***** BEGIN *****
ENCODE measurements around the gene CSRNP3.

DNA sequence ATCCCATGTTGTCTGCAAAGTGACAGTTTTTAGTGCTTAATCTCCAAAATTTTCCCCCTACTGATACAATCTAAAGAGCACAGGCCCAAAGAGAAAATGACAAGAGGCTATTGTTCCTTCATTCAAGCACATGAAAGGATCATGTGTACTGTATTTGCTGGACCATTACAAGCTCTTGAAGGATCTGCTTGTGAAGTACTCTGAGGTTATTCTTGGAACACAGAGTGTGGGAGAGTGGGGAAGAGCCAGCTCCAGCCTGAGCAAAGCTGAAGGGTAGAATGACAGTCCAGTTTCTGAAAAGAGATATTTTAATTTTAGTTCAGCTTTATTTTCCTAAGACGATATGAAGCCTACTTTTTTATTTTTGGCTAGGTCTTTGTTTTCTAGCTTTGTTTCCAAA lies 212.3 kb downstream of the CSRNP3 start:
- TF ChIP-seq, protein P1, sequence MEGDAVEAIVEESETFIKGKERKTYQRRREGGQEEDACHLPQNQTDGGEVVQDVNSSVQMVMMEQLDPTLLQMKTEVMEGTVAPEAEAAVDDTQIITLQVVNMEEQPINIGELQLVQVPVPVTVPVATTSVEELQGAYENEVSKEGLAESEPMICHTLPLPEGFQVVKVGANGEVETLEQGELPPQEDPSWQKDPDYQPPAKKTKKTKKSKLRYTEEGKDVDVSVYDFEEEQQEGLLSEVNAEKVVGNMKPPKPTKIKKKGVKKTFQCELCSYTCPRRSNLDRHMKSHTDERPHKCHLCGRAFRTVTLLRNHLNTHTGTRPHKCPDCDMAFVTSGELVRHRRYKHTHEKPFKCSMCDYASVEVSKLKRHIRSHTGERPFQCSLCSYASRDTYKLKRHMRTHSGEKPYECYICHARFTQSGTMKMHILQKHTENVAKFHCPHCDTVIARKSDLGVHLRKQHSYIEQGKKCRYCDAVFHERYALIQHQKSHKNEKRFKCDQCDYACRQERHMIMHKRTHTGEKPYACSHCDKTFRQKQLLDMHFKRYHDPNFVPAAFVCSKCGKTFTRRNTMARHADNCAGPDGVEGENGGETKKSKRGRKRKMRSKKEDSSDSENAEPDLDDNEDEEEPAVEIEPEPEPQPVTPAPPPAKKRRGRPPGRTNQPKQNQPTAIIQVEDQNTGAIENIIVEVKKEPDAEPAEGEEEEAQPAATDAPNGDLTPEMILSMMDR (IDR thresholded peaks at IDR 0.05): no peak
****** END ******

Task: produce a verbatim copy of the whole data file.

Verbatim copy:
ENCODE measurements around the gene CSRNP3.

DNA sequence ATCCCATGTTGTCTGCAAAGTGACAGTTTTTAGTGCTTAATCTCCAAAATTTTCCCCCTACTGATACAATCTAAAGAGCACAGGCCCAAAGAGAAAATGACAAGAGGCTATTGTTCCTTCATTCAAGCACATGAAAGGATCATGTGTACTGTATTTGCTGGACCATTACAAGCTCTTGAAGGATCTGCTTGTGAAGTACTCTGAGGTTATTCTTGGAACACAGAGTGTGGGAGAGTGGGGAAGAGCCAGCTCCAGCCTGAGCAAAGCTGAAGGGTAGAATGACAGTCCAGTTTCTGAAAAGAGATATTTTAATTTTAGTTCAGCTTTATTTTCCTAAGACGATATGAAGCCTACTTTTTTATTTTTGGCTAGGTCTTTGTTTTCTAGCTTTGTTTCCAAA lies 212.3 kb downstream of the CSRNP3 start:
- TF ChIP-seq, protein P1, sequence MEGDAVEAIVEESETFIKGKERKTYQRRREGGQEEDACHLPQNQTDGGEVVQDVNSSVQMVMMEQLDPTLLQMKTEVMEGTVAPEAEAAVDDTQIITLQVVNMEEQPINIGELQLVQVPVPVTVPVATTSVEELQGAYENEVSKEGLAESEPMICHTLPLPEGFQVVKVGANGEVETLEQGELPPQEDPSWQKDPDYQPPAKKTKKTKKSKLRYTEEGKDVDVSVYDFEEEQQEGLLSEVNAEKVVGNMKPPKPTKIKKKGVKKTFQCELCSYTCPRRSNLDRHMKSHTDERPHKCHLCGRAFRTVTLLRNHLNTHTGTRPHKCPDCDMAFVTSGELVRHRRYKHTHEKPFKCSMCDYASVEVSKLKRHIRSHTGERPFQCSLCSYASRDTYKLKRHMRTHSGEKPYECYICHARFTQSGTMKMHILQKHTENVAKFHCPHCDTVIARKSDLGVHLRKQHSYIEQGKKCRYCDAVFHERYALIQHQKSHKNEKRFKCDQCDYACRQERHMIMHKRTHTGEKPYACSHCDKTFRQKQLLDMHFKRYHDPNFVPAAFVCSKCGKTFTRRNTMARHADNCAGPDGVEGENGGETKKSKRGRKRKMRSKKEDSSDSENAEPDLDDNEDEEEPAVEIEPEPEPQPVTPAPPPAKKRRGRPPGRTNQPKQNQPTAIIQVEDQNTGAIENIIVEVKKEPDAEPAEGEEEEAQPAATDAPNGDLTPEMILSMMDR (IDR thresholded peaks at IDR 0.05): no peak